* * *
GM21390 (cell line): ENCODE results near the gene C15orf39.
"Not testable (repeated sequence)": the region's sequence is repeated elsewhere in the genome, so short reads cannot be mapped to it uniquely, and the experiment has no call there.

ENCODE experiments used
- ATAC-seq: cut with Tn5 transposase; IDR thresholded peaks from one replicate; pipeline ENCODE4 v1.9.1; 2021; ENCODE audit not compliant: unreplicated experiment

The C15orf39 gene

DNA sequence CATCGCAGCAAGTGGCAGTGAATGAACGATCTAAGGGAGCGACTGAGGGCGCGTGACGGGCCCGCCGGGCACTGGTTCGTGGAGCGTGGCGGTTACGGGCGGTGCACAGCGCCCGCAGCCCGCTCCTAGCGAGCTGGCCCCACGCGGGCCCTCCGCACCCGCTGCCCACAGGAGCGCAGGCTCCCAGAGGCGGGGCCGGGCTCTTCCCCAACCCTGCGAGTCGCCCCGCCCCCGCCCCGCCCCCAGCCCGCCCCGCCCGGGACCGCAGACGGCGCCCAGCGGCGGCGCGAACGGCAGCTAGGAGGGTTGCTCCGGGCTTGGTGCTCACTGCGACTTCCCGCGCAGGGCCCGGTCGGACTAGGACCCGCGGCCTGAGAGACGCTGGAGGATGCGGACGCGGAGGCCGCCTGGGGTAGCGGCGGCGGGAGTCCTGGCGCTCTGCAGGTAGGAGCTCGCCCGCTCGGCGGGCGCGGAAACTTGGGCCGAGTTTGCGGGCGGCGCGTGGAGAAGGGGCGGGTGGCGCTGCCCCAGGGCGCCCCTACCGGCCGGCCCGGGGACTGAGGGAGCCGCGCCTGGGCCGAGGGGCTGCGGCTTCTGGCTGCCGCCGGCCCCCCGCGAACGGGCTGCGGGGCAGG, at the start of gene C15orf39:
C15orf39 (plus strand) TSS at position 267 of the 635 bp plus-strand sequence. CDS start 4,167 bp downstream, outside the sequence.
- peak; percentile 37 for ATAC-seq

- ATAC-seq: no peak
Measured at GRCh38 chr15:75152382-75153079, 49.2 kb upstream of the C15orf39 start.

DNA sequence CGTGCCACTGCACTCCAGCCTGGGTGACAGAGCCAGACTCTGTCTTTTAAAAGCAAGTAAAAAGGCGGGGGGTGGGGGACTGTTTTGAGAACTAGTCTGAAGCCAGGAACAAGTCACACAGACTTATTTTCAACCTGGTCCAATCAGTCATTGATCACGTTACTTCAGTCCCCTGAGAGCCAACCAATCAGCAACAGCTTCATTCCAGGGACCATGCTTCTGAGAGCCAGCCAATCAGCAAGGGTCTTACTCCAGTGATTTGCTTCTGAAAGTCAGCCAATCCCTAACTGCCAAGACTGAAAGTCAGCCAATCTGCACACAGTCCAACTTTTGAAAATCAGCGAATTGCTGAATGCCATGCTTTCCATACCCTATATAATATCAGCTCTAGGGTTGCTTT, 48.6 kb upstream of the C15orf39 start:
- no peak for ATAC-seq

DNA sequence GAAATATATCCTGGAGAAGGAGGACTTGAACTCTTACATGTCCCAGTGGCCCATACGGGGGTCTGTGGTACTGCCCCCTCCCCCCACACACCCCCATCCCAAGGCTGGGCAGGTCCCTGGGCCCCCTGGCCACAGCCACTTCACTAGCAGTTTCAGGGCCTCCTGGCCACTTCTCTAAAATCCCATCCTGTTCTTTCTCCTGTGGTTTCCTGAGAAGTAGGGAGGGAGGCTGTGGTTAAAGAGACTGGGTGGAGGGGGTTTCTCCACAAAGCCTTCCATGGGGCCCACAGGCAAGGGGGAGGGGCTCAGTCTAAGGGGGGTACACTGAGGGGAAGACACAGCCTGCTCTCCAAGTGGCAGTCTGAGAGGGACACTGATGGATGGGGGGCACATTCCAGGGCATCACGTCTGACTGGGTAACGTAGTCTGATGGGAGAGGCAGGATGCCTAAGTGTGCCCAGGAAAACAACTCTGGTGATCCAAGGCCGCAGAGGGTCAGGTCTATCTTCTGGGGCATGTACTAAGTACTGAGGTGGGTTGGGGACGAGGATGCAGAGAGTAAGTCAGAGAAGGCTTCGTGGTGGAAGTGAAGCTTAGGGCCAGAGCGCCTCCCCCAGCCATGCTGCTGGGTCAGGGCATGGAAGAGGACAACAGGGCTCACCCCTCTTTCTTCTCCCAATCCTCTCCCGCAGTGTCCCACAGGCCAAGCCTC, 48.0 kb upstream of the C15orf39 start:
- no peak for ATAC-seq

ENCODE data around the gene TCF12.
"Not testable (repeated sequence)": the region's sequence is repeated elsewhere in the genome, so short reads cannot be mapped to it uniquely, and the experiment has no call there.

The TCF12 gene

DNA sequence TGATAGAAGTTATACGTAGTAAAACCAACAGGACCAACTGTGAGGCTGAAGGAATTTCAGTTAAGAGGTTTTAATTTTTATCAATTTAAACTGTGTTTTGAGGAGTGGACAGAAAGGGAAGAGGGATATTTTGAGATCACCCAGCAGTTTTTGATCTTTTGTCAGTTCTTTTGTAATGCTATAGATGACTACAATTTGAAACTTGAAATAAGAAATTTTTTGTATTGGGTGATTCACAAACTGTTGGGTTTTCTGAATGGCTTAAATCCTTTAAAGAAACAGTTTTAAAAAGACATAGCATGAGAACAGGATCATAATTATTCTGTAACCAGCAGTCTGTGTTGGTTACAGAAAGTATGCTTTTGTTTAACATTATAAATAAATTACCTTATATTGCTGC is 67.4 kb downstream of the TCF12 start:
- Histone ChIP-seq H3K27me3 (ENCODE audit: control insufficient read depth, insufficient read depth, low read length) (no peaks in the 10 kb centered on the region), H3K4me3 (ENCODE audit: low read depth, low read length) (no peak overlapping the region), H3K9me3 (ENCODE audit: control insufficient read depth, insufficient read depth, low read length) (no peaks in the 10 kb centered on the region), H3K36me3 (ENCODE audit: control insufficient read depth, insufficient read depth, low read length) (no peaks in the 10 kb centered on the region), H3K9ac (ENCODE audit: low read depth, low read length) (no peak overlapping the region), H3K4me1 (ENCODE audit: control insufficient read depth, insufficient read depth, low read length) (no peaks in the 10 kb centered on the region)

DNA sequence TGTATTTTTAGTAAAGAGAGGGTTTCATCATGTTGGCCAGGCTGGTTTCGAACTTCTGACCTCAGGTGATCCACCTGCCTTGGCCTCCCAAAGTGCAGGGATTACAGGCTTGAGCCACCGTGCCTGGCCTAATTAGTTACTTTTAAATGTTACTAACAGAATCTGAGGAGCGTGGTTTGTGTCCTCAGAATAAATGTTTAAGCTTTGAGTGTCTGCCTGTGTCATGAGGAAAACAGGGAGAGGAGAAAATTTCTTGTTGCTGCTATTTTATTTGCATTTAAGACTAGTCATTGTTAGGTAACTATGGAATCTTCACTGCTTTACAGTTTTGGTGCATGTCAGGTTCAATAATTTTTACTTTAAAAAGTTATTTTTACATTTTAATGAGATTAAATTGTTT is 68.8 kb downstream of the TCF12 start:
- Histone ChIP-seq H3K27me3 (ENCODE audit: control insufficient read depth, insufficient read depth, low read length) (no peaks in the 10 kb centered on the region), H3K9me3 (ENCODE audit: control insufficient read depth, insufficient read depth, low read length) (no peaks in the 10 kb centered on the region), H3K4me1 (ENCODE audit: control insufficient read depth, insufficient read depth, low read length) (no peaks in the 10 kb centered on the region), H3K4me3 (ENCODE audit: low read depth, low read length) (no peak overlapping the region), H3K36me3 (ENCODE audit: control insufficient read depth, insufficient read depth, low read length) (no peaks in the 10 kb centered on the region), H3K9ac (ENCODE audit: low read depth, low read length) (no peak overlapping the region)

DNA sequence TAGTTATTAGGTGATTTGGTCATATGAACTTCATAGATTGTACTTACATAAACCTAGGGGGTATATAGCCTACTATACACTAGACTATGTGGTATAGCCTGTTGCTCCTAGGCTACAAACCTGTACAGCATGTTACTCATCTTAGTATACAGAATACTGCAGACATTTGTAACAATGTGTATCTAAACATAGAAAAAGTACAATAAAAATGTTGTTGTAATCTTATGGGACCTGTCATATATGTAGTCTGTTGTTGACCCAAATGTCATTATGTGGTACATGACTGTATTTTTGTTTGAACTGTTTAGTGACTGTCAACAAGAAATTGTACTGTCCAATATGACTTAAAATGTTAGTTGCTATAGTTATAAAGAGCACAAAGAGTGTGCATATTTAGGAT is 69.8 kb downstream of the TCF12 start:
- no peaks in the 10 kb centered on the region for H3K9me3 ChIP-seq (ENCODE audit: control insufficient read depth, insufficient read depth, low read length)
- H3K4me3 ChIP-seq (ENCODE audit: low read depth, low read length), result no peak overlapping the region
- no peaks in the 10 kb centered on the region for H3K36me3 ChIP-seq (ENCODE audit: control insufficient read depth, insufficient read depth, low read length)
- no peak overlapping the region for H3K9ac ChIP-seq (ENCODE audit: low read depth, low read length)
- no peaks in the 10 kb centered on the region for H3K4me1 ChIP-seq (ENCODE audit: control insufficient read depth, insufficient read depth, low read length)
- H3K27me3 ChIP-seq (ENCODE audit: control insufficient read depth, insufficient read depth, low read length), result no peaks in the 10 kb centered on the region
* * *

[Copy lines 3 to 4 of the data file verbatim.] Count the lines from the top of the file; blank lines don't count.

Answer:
ENCODE experiments used
- ATAC-seq: cut with Tn5 transposase; IDR thresholded peaks from one replicate; pipeline ENCODE4 v1.9.1; 2021; ENCODE audit not compliant: unreplicated experiment